In looking for our next home, it must be a place that inspires stories. These are some of the stories from our life’s adventures that have inspired us. They are why we travel. As you learned of my father in Mike's post about our Australia adventure, Dan Smith is a man of action. He is also a man of the world, and his travels began at an early age. So did mine, thanks to his annual training with the U.S. Navy. He is why I first began to travel, and this is his story of a life of adventure. High school just could not hold my attention. I was born in San Diego, California, but I was raised in Chattanooga, Tennessee. When I was in high school, I was always daydreaming of traveling to exotic locations. I dropped out of high school to join the U.S. Navy, and my navy boot camp (basic training) was in San Diego. After boot camp, I completed specialized training at Treasure Island in San Francisco. I was transferred to a small ship homeported in Newport, Rhode Island. That ship, the U.S.S. Courtney (DE-1021), was set to circumnavigate South America along with four other ships. Our mission was to conduct naval exercises with most South American navies.
Our Australian adventure took us all up and down the eastern coast of the country, beginning with beautiful Brisbane, heading to Cairns for our liveaboard dive excursion along the Great Barrier Reef, then to Sydney and Melbourne for some cosmopolitan dining, museums, and parks. Before we headed back to the States, my brother and sister-in-law surprised us all with a day trip to Mornington Peninsula, the heart of Australian wine country.
In Aboriginal culture, a walkabout historically referred to a boy's rite of passage into manhood. Today it refers to a nomadic lifestyle, and after walking all over Brisbane, Cairns, and Sydney, it felt pretty spot-on for the way we'd been seeing the sights of Australia's east coast. Our walkabout continued in Melbourne, where we stayed at the Radisson in the city's central business district. It was across the street from Flagstaff Gardens, which is the city's oldest park, and next door to Melbourne's famous Queen Victoria Market. Locals call it the Queen Vic, and at 17 acres, it is the largest open-air market in the Southern Hemisphere.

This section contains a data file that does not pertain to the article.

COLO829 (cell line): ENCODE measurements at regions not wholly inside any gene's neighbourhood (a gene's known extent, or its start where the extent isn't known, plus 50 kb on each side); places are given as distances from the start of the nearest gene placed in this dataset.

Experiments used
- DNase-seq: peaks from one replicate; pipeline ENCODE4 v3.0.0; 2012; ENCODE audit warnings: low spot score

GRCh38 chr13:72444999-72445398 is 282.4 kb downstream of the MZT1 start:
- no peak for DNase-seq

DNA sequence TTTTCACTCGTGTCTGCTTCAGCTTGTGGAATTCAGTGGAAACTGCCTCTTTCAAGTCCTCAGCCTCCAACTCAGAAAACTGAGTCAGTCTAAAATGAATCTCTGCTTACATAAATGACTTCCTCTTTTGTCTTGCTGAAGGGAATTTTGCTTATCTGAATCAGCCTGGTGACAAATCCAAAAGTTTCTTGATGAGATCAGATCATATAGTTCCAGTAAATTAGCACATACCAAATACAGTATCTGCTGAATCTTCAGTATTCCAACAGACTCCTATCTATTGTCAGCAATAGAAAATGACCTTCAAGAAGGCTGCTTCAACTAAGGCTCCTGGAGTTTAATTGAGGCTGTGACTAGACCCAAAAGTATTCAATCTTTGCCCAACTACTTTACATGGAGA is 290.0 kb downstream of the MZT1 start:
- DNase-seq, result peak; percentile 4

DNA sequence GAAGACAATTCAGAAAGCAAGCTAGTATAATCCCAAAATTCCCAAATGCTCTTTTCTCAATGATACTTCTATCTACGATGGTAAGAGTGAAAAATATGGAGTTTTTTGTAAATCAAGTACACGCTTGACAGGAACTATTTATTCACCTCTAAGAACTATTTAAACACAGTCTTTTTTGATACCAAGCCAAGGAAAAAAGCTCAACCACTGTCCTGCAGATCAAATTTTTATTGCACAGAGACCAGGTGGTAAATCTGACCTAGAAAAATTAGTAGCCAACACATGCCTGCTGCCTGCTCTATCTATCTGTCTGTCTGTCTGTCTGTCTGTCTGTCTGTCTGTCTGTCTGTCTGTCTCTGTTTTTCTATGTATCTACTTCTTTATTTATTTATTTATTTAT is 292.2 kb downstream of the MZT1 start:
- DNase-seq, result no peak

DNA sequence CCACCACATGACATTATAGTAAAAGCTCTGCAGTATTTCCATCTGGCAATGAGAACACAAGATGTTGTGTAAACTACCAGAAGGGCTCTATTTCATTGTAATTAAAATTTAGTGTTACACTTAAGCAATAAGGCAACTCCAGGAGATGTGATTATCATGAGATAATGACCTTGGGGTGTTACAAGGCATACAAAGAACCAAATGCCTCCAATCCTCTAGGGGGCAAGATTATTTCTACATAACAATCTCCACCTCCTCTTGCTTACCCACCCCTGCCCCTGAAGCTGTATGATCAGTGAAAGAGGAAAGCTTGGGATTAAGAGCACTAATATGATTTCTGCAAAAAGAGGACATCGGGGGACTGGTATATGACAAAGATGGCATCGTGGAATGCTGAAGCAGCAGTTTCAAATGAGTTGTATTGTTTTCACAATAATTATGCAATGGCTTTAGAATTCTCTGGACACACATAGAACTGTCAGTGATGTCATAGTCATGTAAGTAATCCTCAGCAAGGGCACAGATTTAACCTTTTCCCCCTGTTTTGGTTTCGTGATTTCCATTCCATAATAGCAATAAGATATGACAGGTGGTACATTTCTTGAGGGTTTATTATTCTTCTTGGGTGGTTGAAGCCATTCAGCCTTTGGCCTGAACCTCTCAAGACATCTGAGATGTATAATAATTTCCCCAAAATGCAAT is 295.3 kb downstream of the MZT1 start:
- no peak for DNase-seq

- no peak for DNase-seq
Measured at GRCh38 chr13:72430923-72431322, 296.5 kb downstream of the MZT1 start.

After wrapping up our Great Barrier Reef dive adventure, we met my parents, brother, and sister-in-law for a few days in Sydney. Mike and I tend to prefer staying in Airbnbs where we can meet locals and get a feel for what it's like to live in a city, but my parents enjoy a bit more luxury on their vacations. And since Dan and Betty were footing the hotel bill for everyone, we spent our nights at the Sydney Four Seasons. The Four Seasons is located in the city's central business district, which is also home to the famous Sydney Opera House. We walked in and around the iconic building, taking in the views of the surrounding harbor along the way.